As We Watch Brazil’s Dance

By Anthony Lopopolo

In the beginning of Dave Zirin’s book, Brazil’s Dance with the Devil, one of America’s pre-eminent political sports writers tells us that he simply had to write a book about Brazil – a country, said one of his professors, that is certainly not for “beginners.” But Zirin is no beginner. He is the voice of reason in a country of unreasonable disparity.

He first starts in the favelas, one of them surrounding Rio’s Maracana, where hundreds of homes, once built by generations of families, were “cracked open.” Those residents were relocated, some moved hours away, some getting no compensation at all.

Zirin then interviews journalists and academics, street sweepers and the indigenous peoples, as he searches for the meaning behind everything that has happened in Brazil over the past year. His latest book is an essential companion for this month. It examines what it means to be Brazilian and explains why FIFA is exploiting the land like its colonizers from Portugal so many years ago.

Of course, Zirin also covers the sport of soccer itself. He recounts the stories of the English coming to the shores with balls in their arms and factory workers playing in teams. Zirin writes about Pele, the ultimate professional, and Garrincha, the “angel with bent legs,” and then there is his favourite, the Brazilian Socrates. This soccer legend was a “medical doctor, a musician, an author, a news columnist, a political activist, and a TV pundit,” but most importantly Socrates – “as bold as those national colours,” Zirin writes – fought against the early dictatorship of the 70s and 80s.

Zirin is upset about a lot of things, and he cuts through all the white noise and stereotypes about Brazil. He is angry that the Maracana was shaved down in capacity. Luxury boxes as well as VIP sections were instead added, places where “modern caesars can sit above the crowd.” Many people do not just talk about the games they played at the Maracana in Rio; they remember the numbers of people. Around 220,000 witnessed the tragedy in 1950, when Brazil lost 2-1 to Uruguay in the final. Now the Maracana has a capacity of just 75,000. Geographer Chris Gaffney called it “the death of the crowds.”

Then there was the institutional racism, which is not surprising given that Brazil was the last country to abolish slavery, in 1888. Those of African descent, “the hands and feet of Brazil,” writes Zirin, were given “nothing but freedom.” These people were desperately poor, even if they made up a significant part of the population. Afro-Brazilian footballers were not so welcome in the 1920s and 30s. “Afro-Brazilian players took great pains to make no physical contact whatsoever with their opponents,” writes Zirin, “lest they risk reprisals.” So these descendants of slaves played gracefully and laid the foundations of o jogo bonito – the flicks and feints and flair were all like capoeira, the old warrior dance of the black slaves.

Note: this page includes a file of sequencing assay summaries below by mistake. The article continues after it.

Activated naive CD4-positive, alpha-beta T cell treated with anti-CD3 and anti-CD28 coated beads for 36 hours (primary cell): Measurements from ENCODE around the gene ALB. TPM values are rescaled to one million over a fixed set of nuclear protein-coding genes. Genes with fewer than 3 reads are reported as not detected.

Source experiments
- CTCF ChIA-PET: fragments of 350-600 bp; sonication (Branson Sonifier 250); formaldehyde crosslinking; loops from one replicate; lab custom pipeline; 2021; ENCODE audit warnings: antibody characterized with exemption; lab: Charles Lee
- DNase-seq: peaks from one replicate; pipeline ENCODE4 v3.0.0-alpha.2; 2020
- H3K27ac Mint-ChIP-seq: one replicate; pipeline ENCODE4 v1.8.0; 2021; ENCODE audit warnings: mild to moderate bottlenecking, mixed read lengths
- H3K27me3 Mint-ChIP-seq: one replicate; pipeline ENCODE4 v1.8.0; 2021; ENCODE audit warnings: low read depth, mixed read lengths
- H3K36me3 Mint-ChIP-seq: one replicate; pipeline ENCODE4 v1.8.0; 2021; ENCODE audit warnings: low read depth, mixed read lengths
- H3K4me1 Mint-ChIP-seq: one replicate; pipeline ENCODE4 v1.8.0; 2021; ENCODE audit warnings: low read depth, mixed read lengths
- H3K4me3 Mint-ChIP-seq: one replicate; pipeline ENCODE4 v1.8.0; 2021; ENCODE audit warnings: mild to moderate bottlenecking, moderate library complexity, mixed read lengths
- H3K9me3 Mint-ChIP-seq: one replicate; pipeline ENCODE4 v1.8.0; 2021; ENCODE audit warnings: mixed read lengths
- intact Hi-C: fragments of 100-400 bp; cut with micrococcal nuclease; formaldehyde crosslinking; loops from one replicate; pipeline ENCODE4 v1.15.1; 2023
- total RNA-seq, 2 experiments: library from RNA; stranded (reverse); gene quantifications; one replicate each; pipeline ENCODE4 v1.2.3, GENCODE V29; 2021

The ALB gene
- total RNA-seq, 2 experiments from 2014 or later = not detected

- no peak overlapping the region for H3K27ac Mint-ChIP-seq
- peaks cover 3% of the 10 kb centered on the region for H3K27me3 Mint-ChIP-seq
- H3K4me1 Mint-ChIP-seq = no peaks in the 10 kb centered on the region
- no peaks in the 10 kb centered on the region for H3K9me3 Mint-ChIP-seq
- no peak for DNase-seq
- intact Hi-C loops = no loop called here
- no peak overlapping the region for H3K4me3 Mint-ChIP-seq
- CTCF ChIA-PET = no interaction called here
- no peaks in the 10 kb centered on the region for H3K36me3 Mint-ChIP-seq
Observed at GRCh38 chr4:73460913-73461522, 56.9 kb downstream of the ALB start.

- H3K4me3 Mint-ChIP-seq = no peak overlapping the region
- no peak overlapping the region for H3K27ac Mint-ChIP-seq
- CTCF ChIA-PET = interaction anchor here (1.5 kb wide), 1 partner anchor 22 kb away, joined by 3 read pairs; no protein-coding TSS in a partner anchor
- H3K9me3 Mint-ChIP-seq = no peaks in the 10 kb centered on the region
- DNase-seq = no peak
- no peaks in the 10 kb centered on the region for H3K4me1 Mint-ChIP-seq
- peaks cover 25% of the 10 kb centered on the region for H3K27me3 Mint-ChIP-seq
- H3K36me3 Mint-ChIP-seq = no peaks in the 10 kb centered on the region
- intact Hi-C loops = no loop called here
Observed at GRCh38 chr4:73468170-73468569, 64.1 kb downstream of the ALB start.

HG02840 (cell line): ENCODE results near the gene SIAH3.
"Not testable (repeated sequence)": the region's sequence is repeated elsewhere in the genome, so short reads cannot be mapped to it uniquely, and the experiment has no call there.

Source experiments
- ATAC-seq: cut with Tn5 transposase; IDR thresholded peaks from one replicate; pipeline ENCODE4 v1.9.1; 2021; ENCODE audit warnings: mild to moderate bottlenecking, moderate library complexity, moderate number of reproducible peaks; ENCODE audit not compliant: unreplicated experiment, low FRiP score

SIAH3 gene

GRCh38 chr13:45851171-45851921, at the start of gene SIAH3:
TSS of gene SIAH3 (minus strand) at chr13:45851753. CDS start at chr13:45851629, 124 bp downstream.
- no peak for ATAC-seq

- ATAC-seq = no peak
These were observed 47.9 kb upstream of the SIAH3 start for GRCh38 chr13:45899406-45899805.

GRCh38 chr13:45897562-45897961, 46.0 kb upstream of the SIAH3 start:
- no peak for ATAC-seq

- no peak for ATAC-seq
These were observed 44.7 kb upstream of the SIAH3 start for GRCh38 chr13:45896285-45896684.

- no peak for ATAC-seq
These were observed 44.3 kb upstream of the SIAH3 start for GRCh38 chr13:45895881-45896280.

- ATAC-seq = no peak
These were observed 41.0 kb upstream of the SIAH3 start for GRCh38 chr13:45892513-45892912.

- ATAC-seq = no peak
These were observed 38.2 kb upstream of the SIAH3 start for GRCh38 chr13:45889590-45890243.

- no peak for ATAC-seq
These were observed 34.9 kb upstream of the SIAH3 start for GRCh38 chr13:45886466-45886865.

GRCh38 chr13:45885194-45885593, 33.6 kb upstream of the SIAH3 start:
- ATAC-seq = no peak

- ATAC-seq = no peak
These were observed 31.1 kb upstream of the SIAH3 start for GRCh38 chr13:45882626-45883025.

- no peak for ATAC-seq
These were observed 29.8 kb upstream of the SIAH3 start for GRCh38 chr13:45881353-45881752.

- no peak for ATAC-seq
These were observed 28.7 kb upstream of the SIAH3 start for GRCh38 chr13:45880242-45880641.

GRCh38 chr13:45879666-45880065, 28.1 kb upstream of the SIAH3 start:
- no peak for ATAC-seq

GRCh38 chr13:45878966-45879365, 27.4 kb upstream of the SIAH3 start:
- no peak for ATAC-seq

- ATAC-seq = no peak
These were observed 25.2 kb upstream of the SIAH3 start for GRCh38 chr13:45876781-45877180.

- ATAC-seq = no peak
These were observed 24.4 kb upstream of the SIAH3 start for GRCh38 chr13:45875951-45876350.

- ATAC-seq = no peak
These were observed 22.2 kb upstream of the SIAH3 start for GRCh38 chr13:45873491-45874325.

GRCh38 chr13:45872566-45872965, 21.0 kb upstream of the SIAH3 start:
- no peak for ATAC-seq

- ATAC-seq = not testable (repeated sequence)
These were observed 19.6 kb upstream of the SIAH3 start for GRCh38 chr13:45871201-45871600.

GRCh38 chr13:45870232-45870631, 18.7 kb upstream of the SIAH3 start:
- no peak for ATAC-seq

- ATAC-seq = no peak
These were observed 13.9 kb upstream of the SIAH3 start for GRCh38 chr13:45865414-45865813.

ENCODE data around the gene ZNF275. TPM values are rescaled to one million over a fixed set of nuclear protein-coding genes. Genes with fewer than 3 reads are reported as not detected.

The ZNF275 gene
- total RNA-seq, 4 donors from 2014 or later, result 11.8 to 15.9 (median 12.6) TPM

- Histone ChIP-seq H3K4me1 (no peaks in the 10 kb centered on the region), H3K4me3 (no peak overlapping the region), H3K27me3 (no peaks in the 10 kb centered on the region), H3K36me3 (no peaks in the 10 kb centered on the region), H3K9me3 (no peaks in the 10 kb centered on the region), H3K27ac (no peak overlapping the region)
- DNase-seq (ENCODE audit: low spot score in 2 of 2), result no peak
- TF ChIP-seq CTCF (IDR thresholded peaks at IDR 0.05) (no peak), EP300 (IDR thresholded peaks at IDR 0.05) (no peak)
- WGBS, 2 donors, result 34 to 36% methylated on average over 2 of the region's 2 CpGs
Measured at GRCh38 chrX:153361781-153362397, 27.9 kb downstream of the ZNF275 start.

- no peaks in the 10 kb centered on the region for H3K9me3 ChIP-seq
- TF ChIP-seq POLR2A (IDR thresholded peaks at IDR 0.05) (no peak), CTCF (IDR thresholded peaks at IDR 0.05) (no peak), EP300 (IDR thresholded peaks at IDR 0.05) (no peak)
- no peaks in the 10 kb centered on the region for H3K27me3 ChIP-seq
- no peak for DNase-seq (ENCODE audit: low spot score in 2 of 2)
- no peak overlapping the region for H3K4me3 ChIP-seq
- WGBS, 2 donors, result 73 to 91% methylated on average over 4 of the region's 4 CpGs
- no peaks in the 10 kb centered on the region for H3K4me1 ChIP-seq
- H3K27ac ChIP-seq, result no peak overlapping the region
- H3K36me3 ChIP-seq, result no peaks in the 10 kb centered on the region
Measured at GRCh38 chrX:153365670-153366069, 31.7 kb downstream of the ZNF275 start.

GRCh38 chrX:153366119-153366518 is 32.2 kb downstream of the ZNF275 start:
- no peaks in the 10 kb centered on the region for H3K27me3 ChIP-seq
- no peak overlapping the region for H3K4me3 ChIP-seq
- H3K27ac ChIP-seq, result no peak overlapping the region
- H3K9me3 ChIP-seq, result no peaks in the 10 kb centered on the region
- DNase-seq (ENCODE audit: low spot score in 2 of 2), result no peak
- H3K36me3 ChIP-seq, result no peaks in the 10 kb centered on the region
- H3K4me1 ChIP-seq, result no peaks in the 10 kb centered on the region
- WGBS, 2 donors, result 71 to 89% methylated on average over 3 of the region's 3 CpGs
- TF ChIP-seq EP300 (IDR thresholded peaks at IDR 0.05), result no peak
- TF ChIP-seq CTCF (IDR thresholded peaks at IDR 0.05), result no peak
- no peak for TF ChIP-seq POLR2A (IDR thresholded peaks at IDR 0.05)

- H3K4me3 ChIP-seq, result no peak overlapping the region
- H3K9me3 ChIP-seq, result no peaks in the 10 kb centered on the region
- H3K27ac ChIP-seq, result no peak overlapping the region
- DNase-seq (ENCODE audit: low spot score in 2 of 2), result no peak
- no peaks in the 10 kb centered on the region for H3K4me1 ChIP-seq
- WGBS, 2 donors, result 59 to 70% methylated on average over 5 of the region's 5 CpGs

Over the decades the Afro-Brazilians and mulattos and whites would all play together, first for Rio’s Vasco da Gama and then for Brazil. Soccer brought together the immigrants – mostly Italians and Japanese – and the emancipated slaves, and they could all express themselves as uniquely Brazilian. (Zirin references this mosaic of Brazilian society and asks questions about so-called racial democracy in the country.)

Dictatorships that followed also began to use soccer as propaganda and as a mobilizing force. Slowly the sport in Brazil turned into commerce. Zirin is so entrenched in his studies that you can feel his sorrow through his words. Players were eventually exported and sold to European countries much like the gold and rubber in the centuries before. Brazil is still in some ways a vast mine.

Zirin also writes about the Olympics, but at this moment it is his writing on the World Cup that strikes hardest. It is just one of the latest of these mega-events traveling from country to country like a carnival act. “The World Cup is like a marvellous party,” says one youth activist, “but what happens the next day when we’re hung over and the bill comes due?” Zirin not only answers this question in the book but also asks why. There is so much to cover, but he does not waste time with the minutiae of history. This is book he had to write, and it is one we have to read. 

This piece was written by Anthony Lopopolo, a Senior Writer for AFR. Comments below please.

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